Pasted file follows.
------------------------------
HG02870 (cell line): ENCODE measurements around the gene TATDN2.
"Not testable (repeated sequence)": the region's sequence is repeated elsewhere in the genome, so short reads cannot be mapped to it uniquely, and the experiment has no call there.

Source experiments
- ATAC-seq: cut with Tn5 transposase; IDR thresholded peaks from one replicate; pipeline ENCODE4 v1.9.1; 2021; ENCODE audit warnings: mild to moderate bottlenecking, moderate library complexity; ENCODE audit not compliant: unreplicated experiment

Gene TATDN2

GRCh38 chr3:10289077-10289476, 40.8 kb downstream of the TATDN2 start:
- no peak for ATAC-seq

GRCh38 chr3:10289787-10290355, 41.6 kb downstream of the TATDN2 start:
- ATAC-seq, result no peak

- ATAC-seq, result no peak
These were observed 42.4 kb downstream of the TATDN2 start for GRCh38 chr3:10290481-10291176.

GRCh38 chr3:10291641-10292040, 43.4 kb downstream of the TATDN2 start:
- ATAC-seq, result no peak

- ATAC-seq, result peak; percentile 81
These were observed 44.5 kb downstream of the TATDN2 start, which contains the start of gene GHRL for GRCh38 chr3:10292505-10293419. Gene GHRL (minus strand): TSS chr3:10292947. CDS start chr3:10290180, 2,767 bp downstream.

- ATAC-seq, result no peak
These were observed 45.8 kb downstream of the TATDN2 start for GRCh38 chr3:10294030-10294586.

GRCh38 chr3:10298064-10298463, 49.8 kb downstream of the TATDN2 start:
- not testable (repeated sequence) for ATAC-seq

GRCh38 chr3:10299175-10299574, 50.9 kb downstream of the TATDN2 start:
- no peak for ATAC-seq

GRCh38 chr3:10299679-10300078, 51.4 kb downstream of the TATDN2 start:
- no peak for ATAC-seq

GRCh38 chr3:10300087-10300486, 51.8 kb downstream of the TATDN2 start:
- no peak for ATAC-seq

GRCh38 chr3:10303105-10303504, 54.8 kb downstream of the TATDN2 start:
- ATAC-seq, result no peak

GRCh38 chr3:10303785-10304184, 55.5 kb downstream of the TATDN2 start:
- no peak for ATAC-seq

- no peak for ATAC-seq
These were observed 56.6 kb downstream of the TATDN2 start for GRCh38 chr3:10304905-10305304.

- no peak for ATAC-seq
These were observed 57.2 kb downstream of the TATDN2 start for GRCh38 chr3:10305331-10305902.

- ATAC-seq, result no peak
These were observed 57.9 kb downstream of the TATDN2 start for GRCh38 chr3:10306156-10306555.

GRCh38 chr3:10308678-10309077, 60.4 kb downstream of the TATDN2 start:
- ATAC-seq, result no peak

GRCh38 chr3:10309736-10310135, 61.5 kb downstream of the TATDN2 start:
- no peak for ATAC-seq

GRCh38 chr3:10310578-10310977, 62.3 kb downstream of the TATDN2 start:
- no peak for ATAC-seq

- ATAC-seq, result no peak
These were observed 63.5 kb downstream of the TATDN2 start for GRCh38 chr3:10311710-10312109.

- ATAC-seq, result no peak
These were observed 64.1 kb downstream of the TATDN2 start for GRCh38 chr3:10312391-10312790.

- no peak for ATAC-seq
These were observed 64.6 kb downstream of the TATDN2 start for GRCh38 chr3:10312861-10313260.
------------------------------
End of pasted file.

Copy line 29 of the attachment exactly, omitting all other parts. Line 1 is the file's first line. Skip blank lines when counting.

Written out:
- no peak for ATAC-seq